Read More at: http://www.foxbaltimore.com/news/features/top-stories/stories/report-indoor-chemical-exposure-linked-childhood-asthma-24145.shtml#.UrhpoSRQ1wt

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News Release | Maryland PIRG Foundation | Public Health

REPORT: CHEMICALS IN COMMON CONSUMER PRODUCTS LINKED TO CHILDHOOD ASTHMA

A new report, released today by Maryland PIRG (Public Interest Research Group) Foundation, found that exposure to chemicals in common consumer products can cause or aggravate childhood asthma.

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Media Hit | Transportation

Working from home, bicycle commuting on the rise in Baltimore

Fewer workers are commuting by car in Maryland’s urban areas, including Baltimore, according to a report by the Maryland PIRG Foundation.

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News Release | Maryland PIRG Foundation | Transportation

Report Shows Baltimorians Driving Less, Using Transit and Alternatives More

Baltimore – A first-of-its-kind report by Maryland PIRG Foundation shows reduced driving miles and rates of car commuting in Maryland’s urbanized areas—including Baltimore —and greater use of public transit and biking

 

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Report | Maryland Environmental Health Network

Maryland Children’s Environmental Health Progress Report

Because of children’s special vulnerability, reducing environmental risks demands our society’s full attention. Government’s role in this is central. Emerging evidence suggests that the epidemics of obesity and diabetes as well as the rising prevalence of allergic diseases and autism are due, at least in part, to chemical exposures during those most sensitive and vulnerable windows of development, mainly in-utero and the first few years of life.

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Report | US PIRG, Center for Media and Democracy | Democracy

Elections Confidential

WASHINGTON, D.C. — Mystery donors poured hundreds of millions of dollars into the 2012 elections via nonprofits and shell corporations, despite widespread public support for disclosure and decades of legal precedent supporting the public’s right to know the sources of election-related spending. A new report from the U.S. PIRG Education Fund and the Center for Media and Democracy found that contributions from phony for-profit corporations accounted for nearly 17 percent of all business donations to Super PACs.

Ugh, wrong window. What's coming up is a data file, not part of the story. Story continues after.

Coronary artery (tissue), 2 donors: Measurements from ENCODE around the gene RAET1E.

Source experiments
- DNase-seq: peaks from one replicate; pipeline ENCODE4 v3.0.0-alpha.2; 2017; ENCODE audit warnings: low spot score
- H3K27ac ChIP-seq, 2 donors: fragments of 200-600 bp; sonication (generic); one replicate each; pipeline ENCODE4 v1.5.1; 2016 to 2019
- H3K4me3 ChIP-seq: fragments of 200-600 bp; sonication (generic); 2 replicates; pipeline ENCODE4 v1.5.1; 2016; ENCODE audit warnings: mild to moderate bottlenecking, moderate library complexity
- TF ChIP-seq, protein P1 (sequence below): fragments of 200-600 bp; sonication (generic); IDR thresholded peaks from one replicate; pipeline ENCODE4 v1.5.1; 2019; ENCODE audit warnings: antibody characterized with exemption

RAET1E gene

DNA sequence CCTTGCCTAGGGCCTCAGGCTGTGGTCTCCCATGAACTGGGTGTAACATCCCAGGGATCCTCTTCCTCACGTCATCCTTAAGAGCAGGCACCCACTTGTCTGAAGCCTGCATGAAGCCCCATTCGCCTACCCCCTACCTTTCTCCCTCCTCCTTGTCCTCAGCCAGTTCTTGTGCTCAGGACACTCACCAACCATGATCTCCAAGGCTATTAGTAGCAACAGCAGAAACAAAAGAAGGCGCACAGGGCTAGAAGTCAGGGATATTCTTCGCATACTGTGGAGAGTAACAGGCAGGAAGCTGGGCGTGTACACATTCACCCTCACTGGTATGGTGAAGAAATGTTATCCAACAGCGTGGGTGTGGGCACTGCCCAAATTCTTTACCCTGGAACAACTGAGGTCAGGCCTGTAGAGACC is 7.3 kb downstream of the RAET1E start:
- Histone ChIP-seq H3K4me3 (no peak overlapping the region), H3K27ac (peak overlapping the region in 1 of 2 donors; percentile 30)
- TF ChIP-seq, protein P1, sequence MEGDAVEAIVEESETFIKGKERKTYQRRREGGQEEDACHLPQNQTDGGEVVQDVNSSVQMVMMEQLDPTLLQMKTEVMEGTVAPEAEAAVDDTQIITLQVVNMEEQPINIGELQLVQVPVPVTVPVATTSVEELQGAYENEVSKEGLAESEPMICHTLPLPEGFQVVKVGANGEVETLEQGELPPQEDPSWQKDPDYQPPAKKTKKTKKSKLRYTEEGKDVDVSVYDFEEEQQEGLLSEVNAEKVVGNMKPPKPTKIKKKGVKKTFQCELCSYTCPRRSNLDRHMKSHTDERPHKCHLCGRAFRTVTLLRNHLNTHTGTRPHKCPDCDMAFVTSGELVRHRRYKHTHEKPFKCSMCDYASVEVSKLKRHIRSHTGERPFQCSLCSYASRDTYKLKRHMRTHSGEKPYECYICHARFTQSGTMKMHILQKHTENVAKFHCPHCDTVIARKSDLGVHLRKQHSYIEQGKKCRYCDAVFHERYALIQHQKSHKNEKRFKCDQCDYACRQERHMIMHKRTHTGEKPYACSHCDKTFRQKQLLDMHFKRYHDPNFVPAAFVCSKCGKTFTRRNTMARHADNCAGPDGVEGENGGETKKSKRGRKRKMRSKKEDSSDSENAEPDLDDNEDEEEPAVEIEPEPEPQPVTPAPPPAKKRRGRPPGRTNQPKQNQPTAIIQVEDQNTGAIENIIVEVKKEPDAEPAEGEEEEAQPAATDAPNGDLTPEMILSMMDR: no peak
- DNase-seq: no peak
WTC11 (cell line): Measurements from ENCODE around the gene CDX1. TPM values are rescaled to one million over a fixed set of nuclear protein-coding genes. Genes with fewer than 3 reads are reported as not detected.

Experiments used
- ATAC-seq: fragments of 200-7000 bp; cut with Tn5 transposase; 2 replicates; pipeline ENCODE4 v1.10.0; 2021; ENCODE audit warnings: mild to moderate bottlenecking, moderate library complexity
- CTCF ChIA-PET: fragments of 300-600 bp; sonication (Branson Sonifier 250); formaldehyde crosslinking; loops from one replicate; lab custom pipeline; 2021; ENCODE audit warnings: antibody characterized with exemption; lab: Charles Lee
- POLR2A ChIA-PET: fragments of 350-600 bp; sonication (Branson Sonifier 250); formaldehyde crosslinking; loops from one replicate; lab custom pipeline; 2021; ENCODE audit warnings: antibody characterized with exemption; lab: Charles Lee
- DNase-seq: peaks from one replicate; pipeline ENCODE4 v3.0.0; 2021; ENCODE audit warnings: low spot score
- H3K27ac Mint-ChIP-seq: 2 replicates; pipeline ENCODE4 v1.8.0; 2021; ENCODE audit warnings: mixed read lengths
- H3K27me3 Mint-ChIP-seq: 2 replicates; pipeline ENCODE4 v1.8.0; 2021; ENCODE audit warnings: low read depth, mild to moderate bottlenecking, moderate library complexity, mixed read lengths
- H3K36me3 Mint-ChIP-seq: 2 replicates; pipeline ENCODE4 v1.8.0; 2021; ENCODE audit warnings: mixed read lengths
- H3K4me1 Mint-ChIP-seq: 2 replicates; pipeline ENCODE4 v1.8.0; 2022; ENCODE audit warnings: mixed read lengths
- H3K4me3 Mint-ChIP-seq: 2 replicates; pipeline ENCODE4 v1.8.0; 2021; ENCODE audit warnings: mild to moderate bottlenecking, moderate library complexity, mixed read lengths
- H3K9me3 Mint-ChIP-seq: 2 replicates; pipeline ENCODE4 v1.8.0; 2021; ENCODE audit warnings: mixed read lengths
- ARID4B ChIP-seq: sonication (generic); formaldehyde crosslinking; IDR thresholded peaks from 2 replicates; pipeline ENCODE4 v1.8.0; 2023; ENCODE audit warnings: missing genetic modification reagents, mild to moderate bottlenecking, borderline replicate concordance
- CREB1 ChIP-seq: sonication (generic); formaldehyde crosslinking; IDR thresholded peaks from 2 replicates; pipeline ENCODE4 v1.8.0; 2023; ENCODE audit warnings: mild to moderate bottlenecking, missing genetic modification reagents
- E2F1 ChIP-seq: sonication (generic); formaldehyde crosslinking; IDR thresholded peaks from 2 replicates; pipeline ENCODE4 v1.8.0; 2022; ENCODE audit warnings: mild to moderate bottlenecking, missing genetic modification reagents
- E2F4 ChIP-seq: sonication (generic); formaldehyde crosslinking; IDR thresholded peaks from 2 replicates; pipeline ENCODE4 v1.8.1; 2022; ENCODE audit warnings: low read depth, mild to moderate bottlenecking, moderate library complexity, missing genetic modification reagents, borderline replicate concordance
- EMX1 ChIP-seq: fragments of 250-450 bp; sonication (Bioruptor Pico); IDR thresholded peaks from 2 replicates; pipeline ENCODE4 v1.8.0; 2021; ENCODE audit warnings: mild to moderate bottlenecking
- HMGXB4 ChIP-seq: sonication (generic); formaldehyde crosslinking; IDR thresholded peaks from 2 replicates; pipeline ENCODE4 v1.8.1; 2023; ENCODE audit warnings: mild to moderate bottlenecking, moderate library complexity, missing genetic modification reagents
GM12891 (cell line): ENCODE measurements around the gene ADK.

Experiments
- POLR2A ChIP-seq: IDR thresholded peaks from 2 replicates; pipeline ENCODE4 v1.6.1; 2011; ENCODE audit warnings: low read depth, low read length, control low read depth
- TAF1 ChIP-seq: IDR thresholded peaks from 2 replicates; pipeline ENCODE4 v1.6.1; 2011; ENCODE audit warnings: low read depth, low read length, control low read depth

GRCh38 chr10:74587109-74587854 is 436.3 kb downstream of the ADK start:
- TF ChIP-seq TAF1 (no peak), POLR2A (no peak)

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Report | Demos and Maryland PIRG | Democracy

Billion Dollar Democracy

The first presidential election since Citizens United lived up to its hype, with unprecedented outside spending from new sources making headlines.
Dēmos and Maryland PIRG Foundation analysis of reports from campaigns, parties, and outside spenders to the Federal Election Commission found that our big money system distorts democracy and creates clear winners and losers.

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Report | Tax

Subsidizing Bad Behavior

Corporations accused of wrongdoing commonly settle legal disputes with government regulators out of court. Doing so allows both the company and the government to avoid going to trial and the agency gets to appear as if it is teaching the company a lesson for its misdeeds. However, very often the corporations deduct the costs of the settlement on their taxes as an ordinary business expense, shifting a significant portion of the burden onto ordinary taxpayers to pick up the tab.